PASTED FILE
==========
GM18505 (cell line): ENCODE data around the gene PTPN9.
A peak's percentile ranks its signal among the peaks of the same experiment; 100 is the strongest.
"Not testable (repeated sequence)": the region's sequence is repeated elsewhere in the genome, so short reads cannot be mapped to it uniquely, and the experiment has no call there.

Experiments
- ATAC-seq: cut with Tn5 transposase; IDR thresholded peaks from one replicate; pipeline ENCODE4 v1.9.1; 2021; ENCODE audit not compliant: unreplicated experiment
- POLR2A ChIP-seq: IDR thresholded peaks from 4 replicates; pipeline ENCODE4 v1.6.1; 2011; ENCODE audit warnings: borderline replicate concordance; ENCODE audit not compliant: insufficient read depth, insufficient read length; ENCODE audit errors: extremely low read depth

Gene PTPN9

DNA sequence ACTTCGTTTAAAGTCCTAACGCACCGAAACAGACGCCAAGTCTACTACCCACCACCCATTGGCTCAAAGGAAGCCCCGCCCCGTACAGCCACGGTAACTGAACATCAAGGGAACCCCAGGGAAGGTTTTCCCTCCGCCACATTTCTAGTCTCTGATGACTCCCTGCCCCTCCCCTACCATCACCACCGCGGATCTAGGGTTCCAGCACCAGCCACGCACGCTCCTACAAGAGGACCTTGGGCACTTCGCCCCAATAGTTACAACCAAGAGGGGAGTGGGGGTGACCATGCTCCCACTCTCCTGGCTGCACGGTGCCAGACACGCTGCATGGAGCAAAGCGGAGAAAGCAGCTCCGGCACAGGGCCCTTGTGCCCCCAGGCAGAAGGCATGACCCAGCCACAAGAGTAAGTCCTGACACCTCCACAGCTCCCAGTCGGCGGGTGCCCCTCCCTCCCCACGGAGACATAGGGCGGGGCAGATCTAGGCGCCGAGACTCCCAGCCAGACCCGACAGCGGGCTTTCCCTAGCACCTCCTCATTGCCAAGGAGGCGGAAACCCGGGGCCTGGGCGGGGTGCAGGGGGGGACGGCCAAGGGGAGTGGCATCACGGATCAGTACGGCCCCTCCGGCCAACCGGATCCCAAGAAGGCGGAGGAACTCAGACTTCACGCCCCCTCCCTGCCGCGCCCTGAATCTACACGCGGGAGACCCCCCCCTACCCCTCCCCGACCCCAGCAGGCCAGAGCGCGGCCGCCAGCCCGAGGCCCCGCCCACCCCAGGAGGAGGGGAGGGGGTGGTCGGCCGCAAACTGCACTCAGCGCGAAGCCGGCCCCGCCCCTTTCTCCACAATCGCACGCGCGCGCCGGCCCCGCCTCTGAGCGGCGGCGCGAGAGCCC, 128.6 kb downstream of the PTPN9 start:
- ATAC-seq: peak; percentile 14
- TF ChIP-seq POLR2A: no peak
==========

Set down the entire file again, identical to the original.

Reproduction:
GM18505 (cell line): ENCODE data around the gene PTPN9.
A peak's percentile ranks its signal among the peaks of the same experiment; 100 is the strongest.
"Not testable (repeated sequence)": the region's sequence is repeated elsewhere in the genome, so short reads cannot be mapped to it uniquely, and the experiment has no call there.

Experiments
- ATAC-seq: cut with Tn5 transposase; IDR thresholded peaks from one replicate; pipeline ENCODE4 v1.9.1; 2021; ENCODE audit not compliant: unreplicated experiment
- POLR2A ChIP-seq: IDR thresholded peaks from 4 replicates; pipeline ENCODE4 v1.6.1; 2011; ENCODE audit warnings: borderline replicate concordance; ENCODE audit not compliant: insufficient read depth, insufficient read length; ENCODE audit errors: extremely low read depth

Gene PTPN9

DNA sequence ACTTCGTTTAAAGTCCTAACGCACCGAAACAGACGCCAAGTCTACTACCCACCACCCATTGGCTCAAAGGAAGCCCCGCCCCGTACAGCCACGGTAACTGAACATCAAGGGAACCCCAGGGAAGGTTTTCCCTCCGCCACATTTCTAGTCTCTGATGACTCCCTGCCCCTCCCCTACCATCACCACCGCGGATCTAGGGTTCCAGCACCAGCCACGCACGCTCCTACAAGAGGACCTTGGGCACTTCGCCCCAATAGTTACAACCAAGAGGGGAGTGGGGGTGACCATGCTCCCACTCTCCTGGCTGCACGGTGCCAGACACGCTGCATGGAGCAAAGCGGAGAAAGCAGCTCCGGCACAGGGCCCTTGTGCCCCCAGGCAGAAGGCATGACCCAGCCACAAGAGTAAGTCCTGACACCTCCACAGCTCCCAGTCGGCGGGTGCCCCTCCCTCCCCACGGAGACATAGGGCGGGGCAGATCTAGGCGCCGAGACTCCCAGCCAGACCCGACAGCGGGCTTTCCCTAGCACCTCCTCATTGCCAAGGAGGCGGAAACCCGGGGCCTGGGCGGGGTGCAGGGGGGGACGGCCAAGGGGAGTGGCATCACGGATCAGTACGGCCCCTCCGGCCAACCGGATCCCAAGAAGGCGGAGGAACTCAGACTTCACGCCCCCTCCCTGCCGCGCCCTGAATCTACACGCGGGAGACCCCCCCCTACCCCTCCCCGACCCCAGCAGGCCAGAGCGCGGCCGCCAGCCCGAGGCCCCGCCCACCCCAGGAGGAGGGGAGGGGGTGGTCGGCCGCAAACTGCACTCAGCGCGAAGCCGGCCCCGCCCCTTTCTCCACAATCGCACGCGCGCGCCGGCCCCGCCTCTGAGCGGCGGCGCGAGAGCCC, 128.6 kb downstream of the PTPN9 start:
- ATAC-seq: peak; percentile 14
- TF ChIP-seq POLR2A: no peak